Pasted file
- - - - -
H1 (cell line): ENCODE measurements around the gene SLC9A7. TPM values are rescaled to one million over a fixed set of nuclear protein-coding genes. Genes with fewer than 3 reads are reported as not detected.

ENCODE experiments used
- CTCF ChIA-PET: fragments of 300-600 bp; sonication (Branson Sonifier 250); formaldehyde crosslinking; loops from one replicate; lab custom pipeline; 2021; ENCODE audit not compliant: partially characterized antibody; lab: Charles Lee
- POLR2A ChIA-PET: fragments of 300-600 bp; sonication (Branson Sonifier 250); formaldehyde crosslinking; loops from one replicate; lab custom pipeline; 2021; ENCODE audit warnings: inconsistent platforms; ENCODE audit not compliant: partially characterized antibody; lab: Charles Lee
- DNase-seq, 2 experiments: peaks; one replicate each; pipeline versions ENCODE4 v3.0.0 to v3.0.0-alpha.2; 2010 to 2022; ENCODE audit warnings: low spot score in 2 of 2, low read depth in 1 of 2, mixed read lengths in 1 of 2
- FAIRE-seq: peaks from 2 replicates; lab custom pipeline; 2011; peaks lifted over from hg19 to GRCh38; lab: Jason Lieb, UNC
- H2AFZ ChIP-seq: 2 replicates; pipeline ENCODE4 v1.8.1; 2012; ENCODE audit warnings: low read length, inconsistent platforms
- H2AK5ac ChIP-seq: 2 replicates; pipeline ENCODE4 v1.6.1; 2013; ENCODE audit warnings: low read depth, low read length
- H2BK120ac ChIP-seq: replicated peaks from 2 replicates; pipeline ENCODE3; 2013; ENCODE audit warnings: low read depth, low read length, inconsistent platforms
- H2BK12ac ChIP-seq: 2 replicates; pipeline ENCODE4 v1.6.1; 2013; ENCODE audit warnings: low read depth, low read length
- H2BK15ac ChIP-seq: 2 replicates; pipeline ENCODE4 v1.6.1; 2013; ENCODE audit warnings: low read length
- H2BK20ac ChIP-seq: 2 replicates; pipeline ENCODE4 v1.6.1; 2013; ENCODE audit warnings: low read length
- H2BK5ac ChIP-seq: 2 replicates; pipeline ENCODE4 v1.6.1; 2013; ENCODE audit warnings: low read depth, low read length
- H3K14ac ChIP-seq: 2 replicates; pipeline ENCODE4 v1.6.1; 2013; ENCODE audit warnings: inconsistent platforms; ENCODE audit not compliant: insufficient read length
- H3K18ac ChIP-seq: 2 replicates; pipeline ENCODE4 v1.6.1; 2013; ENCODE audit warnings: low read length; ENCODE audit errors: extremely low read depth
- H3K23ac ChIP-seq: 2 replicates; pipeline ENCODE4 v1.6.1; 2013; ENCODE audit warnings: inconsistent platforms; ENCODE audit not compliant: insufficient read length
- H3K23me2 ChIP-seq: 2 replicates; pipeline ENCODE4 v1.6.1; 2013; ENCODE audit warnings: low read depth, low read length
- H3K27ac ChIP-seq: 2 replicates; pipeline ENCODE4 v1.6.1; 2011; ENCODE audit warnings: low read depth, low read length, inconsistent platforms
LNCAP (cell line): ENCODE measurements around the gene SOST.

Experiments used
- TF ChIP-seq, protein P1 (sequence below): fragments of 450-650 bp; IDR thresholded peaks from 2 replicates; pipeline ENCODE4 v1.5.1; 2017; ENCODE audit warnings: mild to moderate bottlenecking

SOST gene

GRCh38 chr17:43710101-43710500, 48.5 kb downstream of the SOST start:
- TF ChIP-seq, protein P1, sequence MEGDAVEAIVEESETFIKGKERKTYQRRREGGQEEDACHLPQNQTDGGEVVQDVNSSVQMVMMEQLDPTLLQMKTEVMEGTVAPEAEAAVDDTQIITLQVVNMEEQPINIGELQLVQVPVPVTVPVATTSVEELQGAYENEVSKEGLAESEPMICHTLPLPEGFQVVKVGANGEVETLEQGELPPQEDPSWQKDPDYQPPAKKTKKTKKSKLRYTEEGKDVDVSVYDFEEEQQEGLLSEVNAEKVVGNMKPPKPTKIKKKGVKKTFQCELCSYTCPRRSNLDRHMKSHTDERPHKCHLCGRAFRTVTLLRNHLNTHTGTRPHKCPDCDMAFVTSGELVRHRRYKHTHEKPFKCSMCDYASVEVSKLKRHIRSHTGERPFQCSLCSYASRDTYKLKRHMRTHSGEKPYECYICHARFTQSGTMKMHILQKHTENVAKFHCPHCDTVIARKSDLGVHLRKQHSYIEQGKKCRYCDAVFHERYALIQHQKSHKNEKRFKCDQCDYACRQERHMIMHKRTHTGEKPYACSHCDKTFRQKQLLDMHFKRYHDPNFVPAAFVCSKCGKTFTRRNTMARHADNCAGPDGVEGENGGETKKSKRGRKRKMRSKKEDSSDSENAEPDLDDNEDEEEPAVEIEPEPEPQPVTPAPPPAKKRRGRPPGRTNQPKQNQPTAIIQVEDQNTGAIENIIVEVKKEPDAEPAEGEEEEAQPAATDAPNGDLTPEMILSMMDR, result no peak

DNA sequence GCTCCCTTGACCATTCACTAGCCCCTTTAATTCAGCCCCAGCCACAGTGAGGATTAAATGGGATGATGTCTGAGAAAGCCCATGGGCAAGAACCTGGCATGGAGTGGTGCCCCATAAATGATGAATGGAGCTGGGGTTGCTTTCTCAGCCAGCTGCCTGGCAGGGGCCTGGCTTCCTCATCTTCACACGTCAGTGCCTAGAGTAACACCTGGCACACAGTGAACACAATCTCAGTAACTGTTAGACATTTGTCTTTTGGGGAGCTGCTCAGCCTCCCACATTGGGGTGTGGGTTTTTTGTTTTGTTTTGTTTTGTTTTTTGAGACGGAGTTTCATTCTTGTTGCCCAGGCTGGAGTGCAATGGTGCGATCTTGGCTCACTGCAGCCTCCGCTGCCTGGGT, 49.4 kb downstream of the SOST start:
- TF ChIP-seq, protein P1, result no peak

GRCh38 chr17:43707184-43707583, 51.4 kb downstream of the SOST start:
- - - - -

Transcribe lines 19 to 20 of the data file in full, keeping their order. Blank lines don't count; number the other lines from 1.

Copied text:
LNCAP (cell line): ENCODE measurements around the gene SOST.

Experiments used